Table of Contents
The early Angiosperms: Paleophytogeography and Depositional Settings
Fossil Record Searches
Fossil Record Searches cont.
Relationships between floodplain deposits
North American Evidence
Sassafras leaf of the U. Cretaceous of Eastern North America
Koonwarra Angiosperm-like Petal
Nothofagus sp.(White, 1986)
Plausible initial angiospermradiation patterns
Macro-factors leading to early angiosperm evolution (Wolfe, 1997)
General Radiation Patterns (Wolfe, 1997)
Late Cretaceous locations & problems
Evolved first in West Gondwana, in the rift valley between the hump of Africa and northern S. America (Retallack and Dilcher, 1981), contact with the Euramerican landmass enabled the first radiating waves of angiosperms to spread into the Northern Hemisphere.
Other theories point to east Gondwanaland, Fiji, and east Asia via Indonesia as origins (Taylor and Taylor, 1993).
North American Early Angiosperm Morphology
The Upland Diversification Theory (Axelrod, 1952)
Oleanane as a biomarker (from Taylor and Hickey, 1996)
Molecular evidence cont.
Physiological Factors for Radiation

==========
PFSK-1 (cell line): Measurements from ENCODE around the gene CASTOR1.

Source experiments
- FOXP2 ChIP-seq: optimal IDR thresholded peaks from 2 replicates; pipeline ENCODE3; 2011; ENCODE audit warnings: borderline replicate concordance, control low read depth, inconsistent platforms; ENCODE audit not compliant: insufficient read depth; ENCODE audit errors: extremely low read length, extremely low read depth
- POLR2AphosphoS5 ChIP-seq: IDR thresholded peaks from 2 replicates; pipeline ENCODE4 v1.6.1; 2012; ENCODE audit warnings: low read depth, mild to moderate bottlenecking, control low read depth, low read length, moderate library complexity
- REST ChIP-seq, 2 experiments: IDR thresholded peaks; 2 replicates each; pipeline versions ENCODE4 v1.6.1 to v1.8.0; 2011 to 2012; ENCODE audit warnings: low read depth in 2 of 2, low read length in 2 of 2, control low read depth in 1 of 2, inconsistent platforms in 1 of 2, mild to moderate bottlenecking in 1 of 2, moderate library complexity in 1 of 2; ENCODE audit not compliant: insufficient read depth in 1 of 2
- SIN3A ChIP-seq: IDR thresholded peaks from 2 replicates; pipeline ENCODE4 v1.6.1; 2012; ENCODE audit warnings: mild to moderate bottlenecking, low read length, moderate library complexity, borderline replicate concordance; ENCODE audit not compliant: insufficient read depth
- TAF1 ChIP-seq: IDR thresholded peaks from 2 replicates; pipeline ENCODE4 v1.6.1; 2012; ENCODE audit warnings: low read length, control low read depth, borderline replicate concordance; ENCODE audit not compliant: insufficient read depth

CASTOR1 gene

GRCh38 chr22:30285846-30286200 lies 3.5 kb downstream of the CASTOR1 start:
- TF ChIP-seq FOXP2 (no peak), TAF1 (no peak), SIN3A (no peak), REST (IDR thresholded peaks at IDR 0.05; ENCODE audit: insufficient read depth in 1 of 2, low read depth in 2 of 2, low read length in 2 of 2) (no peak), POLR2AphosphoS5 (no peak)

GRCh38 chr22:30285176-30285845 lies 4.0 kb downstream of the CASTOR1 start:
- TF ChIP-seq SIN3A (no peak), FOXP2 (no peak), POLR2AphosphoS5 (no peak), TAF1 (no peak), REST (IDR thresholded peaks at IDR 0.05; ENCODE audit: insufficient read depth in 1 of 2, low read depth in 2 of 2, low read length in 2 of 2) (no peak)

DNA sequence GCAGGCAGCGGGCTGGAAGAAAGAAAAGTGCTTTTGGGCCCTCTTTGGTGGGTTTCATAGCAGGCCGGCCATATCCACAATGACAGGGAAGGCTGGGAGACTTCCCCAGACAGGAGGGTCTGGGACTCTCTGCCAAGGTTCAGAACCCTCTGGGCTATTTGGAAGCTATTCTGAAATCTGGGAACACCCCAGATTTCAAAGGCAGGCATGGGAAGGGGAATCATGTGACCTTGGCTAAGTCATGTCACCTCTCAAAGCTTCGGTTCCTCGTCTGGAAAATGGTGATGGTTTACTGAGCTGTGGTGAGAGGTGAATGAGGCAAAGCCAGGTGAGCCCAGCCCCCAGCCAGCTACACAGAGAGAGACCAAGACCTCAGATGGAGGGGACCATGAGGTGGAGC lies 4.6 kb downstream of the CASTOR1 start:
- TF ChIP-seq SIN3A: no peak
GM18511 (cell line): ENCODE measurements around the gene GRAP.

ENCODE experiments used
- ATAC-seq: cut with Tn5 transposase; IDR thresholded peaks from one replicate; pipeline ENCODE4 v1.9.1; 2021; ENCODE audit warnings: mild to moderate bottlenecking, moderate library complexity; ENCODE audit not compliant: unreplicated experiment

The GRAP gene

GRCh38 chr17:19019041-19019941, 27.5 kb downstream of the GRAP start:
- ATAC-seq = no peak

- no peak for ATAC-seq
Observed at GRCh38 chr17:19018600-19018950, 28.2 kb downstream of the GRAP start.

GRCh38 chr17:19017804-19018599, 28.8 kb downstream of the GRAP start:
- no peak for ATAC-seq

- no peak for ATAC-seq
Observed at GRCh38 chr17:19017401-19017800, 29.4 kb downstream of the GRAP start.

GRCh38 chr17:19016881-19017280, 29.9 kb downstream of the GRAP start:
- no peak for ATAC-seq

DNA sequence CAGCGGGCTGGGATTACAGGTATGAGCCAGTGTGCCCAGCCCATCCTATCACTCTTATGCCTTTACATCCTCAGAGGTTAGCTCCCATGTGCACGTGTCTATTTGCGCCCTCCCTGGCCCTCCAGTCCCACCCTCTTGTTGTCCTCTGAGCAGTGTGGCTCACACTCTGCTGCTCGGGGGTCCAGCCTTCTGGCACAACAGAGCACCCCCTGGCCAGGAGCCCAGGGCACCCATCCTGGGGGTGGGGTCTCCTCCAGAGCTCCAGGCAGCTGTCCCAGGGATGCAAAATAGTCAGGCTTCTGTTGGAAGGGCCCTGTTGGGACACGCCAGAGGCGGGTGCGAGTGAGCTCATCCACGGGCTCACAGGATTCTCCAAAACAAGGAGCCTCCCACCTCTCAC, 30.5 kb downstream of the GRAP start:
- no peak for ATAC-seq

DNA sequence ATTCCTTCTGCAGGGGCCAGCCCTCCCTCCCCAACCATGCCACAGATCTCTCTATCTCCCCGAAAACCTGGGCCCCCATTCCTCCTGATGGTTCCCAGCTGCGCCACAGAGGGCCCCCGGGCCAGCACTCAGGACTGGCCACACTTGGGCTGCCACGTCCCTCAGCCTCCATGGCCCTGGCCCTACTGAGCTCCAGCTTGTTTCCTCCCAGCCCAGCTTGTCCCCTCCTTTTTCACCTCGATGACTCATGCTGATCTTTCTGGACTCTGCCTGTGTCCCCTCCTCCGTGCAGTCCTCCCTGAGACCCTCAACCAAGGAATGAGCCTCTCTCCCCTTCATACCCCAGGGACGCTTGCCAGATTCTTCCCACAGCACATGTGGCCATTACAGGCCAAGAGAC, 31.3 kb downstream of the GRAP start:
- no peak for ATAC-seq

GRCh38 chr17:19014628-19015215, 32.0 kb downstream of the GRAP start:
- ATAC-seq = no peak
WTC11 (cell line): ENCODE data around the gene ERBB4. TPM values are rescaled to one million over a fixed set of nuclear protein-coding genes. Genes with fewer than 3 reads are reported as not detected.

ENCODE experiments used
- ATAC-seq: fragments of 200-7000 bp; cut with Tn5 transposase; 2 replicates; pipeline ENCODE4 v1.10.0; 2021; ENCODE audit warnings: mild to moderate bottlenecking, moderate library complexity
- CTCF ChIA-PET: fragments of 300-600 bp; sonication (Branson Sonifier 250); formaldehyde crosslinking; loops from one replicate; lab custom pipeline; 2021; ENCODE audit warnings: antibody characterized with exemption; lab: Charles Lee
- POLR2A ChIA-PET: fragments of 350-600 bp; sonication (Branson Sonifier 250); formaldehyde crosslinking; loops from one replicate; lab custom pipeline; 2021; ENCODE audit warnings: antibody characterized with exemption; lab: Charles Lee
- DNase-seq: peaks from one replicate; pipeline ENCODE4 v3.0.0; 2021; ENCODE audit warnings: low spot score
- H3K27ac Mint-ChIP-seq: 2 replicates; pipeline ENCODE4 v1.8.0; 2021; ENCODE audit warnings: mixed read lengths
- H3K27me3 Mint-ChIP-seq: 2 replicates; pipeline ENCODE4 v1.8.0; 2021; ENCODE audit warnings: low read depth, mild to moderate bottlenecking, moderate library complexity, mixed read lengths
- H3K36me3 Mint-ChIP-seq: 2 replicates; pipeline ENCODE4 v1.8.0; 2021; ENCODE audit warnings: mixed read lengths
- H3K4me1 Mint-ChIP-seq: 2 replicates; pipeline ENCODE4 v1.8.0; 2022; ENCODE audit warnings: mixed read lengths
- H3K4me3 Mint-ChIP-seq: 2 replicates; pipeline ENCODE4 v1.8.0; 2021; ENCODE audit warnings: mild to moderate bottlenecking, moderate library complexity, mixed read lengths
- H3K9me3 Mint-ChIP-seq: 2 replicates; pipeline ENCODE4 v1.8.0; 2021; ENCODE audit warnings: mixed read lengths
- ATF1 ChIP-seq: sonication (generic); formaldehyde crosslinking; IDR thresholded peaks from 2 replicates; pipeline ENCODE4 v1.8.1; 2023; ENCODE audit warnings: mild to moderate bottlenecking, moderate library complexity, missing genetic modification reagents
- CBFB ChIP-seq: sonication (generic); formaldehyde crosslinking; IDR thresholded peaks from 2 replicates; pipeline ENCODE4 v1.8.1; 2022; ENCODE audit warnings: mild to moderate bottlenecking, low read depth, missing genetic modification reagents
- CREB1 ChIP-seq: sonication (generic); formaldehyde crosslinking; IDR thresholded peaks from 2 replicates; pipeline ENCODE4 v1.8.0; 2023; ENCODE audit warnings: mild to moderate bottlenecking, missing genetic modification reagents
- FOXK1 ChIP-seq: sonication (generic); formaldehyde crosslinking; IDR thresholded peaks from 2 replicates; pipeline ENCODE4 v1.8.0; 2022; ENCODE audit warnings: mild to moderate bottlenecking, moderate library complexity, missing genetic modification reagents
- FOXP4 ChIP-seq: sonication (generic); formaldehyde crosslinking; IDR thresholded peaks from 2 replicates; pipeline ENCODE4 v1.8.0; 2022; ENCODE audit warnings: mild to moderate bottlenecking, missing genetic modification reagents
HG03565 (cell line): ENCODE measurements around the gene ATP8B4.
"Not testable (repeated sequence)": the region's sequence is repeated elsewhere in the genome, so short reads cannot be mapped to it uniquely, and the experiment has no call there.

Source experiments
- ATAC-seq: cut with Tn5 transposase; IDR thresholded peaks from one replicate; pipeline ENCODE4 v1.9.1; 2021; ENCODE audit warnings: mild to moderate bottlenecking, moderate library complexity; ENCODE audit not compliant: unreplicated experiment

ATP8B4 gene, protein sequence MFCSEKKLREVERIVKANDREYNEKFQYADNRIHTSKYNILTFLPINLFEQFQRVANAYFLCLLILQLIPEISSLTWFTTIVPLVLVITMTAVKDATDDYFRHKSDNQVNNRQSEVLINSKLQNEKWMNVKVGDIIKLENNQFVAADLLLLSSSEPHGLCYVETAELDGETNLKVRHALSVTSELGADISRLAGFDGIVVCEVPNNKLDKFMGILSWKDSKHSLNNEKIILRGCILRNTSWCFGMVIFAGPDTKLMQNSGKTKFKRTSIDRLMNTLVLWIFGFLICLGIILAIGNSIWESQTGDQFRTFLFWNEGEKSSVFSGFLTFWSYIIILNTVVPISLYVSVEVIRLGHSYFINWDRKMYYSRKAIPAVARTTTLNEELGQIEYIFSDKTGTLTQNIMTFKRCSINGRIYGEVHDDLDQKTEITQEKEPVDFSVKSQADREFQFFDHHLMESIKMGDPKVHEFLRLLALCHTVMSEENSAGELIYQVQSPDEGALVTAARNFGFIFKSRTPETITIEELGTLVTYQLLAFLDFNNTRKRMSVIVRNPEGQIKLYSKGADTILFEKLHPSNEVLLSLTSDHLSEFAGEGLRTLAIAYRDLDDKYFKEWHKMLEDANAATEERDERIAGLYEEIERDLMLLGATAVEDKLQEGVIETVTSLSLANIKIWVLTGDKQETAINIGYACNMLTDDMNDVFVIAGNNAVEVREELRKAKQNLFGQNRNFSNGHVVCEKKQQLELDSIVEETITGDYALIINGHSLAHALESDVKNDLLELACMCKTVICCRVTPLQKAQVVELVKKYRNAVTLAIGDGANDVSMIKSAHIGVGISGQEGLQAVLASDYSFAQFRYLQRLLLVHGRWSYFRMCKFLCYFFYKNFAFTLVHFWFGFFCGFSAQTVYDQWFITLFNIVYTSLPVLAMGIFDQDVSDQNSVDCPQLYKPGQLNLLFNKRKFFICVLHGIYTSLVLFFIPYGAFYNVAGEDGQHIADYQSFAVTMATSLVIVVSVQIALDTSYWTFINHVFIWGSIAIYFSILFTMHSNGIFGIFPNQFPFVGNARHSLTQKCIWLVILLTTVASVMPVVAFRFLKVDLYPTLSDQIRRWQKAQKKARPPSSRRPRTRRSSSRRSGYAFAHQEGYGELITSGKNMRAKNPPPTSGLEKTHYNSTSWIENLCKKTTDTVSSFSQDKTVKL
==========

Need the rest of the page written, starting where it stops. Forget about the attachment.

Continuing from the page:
At higher latitudes the advantages of angiosperm C gain may have been offset by the evergreen habit of conifers, allowing C fixation to continue throughout the year and reducing the large energy expenditure required to re-establish a deciduous canopy at the beginning of the growing season (Beerling, 1994).
Bocherens et al. (1993) dispute this.
Vegetative Growth & Habit
Cretaceous Terrestrial Community Changes
Early Cretaceous floras - approx. Berriasian-Barremian (from Hughes, 1976)
Modern Ancestral Habitat Hypothesis
Ancestral Habitats cont.
Proof of this scenario (from Taylor and Hickey, 1996)
As mentioned previously, with high-nutrient habitats, where efficient nutrient retention is unimportantů
Angiosperm exploitation of nutrient-rich environments form the equator to the poles (Taylor and Hickey,1996).
Early Ecological Radiation
Early Ecological radiation
More environmental description
A transition from Mesozoic ecosystems dominated by ferns, conifers, cycads and Bennettitales to more modern L. Cretaceous and Tertiary ecosystems dominated by angiosperms (Crane and Lidgard, 1989).
The Tropical Dilemma (Taylor and Hickey, 1996)
More Final Conclusions
Author: Envrionmental Division